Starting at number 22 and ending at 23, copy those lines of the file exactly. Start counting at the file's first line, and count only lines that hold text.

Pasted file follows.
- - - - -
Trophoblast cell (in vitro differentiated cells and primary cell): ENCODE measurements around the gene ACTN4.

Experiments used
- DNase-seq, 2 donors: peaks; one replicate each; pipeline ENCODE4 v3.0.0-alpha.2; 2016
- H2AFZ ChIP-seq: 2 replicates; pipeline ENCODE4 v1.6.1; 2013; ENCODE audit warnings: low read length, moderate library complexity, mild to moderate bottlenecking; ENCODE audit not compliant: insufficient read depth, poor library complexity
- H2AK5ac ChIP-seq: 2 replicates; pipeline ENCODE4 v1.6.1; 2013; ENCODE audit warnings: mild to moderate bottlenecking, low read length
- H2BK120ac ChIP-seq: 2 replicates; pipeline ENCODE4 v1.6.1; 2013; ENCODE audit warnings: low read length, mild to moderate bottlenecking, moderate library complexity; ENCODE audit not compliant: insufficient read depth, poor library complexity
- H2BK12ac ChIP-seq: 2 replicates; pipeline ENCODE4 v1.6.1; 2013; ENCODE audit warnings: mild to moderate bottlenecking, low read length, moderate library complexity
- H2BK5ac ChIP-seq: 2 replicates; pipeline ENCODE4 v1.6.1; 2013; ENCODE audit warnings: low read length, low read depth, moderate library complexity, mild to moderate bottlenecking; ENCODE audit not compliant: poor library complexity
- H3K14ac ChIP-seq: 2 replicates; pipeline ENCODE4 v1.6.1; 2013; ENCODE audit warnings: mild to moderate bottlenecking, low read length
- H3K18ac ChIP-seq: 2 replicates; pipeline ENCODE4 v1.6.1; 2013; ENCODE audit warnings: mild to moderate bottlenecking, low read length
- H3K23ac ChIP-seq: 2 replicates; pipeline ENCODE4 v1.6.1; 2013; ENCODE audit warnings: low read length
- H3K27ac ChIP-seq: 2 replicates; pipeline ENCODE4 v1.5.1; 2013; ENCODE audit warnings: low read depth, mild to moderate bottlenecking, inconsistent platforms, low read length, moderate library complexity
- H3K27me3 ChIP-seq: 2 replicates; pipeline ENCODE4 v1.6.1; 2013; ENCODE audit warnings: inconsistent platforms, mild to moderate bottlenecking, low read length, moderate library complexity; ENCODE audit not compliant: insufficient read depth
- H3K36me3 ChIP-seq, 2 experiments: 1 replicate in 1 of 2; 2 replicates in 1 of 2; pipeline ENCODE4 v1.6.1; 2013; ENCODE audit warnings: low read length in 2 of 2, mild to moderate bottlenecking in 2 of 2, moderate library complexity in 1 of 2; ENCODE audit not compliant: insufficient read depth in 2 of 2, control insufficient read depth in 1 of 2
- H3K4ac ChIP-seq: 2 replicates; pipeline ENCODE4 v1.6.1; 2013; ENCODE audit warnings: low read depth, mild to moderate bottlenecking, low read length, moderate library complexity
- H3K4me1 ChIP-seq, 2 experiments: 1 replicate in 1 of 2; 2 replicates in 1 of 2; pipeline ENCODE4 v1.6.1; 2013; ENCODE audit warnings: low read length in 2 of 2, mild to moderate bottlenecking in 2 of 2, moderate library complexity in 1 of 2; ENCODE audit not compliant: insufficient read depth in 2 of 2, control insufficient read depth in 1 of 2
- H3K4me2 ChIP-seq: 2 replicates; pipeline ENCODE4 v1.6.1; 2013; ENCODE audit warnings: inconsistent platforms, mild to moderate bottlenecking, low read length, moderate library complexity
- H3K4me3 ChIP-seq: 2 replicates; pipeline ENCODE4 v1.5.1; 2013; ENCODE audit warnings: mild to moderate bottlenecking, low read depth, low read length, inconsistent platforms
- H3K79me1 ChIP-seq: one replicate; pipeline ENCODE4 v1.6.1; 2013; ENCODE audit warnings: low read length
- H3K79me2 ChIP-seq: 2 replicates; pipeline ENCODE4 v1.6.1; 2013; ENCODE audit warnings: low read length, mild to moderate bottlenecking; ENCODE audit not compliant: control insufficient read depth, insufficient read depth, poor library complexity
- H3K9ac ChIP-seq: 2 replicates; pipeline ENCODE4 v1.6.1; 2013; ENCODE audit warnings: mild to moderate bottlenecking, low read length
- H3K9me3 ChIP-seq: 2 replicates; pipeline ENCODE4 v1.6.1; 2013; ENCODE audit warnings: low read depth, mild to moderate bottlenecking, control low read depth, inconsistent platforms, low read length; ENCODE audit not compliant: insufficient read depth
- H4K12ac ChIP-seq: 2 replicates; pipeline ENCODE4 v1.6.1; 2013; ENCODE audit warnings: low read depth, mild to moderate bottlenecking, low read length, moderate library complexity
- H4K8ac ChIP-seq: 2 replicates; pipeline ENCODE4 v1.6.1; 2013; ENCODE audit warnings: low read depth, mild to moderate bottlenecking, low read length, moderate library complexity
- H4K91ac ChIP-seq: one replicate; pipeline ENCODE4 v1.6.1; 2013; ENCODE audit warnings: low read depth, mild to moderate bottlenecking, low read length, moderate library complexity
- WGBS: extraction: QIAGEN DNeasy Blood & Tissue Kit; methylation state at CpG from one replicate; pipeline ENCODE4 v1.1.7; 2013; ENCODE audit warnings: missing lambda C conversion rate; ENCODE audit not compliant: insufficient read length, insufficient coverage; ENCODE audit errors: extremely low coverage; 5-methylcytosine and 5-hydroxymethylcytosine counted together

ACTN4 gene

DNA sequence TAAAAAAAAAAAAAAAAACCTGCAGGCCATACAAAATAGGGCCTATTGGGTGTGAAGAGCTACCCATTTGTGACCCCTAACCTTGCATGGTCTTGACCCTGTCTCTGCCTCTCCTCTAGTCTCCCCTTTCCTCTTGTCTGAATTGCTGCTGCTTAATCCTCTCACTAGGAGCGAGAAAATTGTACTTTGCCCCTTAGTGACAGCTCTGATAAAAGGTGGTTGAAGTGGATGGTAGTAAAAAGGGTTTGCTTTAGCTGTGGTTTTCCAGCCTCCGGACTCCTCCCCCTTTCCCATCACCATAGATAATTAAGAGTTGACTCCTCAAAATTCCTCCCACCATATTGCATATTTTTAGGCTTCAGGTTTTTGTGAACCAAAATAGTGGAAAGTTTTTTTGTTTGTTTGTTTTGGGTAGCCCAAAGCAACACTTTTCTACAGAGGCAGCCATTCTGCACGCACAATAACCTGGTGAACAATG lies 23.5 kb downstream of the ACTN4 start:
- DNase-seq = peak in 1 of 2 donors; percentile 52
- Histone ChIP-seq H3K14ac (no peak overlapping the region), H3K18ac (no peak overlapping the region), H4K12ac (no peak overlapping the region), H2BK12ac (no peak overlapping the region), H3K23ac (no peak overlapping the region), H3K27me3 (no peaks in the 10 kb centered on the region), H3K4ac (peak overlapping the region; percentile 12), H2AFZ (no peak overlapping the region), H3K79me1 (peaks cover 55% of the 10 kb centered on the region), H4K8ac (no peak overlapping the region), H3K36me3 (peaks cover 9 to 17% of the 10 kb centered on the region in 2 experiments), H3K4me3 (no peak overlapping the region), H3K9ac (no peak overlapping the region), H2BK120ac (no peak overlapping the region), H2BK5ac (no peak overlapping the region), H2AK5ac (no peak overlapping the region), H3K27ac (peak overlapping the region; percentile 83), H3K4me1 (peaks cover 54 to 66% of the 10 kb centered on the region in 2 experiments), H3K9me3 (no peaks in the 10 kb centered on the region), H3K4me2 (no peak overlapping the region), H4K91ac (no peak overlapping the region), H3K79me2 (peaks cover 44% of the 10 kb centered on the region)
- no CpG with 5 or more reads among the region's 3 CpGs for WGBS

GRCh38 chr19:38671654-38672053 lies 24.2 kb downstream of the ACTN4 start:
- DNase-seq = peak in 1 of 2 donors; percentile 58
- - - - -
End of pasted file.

- H3K9me3 ChIP-seq: 2 replicates; pipeline ENCODE4 v1.6.1; 2013; ENCODE audit warnings: low read depth, mild to moderate bottlenecking, control low read depth, inconsistent platforms, low read length; ENCODE audit not compliant: insufficient read depth
- H4K12ac ChIP-seq: 2 replicates; pipeline ENCODE4 v1.6.1; 2013; ENCODE audit warnings: low read depth, mild to moderate bottlenecking, low read length, moderate library complexity